Anticipating “Fassbinder: Tireless Provocateur” at the Trylon, I revisited his terrific 1976 I Only Want You to Love Me.
The film follows Peter, a young man from the forests of Bavaria. His parents are innkeepers, and as the film starts, he’s building them a new house, working alone over weekends. Following a brief scene of flirtation with a girl (Erika) that works for the pharmacy, they are quickly married, and although Peter makes the newly built house a present to his parents, they decide there is no room in it for the young couple. They are scarily distant and self-serving. And so Peter moves to Munich. Where he finds a paycheck, and housing with a large construction firm, (the former only barely covering the latter.)
Director: Rainer Werner Fassbinder
Producer: Peter Märthesheimer
Writers: Rainer Werner Fassbinder, Klause Antes Christiane Erhardt, Christian Hohoff
Cinematographer: Michael Ballhaus
Editor: Liesgret Schmitt-Klink
Music: Peer Raben
Cast: Vitus Zeplichal, Elke Aberle, Alexander Allerson, Erni Mangold, Johanna Hofer, Wolfgang Hess
Country: West Germany
Premiere: March 23, 1976 – German Television
US Theatrical Release: April 15, 1994
US Distributor: Olive Films
Fassbinder creates suspense by making his characters emotionally vulnerable. We watch in horror as the young couple, struggling to live off their wages, encounters unexpected expenses. There’s this palpable sense of doom for these country mice, especially as Peter declares, “I want you to have everything that everyone else has.” He works overtime and becomes dependent on the overtime, and in acts of seeming self-destruction splurges on things like gold bracelets and “automated sewing machines,” for Erika.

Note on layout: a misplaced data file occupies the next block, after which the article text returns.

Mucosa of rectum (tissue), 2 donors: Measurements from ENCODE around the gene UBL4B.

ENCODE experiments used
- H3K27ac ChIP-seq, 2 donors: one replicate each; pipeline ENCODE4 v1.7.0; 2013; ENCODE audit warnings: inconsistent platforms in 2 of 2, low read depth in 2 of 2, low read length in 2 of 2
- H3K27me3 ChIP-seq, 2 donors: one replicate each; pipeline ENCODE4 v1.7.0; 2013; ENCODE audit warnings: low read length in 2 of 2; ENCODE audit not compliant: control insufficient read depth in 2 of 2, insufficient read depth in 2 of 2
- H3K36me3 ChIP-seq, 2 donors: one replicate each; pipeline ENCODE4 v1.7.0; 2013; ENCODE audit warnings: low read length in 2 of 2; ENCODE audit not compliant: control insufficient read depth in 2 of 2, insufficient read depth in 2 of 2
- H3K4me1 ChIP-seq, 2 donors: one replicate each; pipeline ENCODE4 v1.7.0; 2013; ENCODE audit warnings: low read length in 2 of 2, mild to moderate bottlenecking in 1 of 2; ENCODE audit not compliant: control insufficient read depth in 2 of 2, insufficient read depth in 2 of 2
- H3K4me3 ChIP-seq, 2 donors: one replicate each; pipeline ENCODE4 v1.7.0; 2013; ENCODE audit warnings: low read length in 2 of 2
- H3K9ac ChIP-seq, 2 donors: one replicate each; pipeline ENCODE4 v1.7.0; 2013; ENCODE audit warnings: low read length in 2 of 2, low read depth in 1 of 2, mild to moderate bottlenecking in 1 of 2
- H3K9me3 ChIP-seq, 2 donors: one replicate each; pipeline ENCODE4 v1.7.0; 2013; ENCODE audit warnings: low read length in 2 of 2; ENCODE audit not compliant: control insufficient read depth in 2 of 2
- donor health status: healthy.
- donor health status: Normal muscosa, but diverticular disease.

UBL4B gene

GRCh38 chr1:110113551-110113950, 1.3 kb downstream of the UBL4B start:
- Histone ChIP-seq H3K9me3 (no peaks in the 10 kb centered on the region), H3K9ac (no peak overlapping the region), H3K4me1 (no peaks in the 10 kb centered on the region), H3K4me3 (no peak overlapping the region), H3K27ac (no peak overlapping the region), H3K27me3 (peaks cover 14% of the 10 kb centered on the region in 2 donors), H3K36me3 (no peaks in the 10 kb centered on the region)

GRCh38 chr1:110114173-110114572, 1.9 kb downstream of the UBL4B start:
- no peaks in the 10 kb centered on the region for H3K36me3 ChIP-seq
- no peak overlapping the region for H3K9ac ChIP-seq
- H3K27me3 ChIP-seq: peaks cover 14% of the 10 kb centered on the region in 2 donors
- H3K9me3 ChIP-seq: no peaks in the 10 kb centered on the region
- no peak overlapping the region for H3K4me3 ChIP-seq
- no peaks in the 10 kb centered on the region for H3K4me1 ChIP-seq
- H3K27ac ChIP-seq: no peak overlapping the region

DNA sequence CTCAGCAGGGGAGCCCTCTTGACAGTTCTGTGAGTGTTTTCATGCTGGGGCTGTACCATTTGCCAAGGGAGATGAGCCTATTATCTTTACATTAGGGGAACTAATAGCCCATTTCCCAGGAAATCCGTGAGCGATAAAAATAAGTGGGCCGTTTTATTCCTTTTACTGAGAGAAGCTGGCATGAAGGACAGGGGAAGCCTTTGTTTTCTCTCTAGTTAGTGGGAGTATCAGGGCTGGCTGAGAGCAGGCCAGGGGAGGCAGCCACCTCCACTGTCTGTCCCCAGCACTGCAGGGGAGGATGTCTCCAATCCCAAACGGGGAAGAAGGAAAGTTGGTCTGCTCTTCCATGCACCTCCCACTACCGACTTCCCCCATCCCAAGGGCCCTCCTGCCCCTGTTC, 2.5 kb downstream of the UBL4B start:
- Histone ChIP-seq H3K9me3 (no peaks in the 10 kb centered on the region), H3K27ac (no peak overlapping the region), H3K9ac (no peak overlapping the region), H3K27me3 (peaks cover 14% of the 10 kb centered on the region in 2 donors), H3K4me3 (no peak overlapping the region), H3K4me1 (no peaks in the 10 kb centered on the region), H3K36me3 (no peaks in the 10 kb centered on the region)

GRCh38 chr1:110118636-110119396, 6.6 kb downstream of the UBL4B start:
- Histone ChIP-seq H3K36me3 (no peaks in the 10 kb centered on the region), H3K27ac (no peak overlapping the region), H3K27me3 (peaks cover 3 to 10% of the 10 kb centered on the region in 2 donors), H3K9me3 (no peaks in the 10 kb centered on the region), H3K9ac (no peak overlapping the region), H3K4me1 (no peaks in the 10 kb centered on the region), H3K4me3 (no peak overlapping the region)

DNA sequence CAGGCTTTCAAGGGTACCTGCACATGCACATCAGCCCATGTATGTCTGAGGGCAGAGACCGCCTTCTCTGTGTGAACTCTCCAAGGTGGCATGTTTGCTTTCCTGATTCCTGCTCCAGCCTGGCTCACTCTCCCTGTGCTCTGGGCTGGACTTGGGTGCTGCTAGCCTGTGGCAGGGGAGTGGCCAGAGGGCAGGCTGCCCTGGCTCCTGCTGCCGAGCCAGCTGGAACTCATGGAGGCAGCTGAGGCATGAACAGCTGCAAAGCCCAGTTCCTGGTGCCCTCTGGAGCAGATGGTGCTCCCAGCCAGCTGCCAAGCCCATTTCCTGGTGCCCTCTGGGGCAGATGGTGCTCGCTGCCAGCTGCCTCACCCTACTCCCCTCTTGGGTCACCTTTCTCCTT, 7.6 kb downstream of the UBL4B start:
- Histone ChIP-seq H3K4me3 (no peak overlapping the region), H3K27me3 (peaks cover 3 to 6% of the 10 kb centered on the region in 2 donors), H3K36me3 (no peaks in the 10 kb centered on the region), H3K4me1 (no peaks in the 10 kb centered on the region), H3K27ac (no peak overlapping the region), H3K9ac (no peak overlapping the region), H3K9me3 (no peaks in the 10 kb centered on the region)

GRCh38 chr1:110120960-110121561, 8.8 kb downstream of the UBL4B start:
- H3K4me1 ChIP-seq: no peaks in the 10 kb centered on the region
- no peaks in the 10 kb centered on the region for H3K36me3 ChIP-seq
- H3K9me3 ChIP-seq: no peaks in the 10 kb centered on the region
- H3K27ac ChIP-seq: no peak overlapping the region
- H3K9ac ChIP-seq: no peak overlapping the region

If you can stand to watch these very young people run through the wringer, you come out with a certain sense of appreciation for Fassbinder’s frankness. Like Steve Buscemi says in Trees Lounge, “it’s rough all over.” (He uses more colorful language.) Fassbinder hones in all the small obstacles towards intimacy in modern/contemporary society. Depictions of sex are earnest and tender. And even as you watch Peter increasingly degraded by his circumstances, you begin to feel a sense of relief. Unlike some recent pictures (Frances Ha, Tiny Furniture), which, although otherwise great, never dispel the myth that “if these young kids just put their hands to the plow, they’d make it after all,” I Only Want You to Love Me dismisses this notion outright. Just having a picture tell if to you straight becomes a pleasure in itself; all told, this is one of Fassbinder’s best.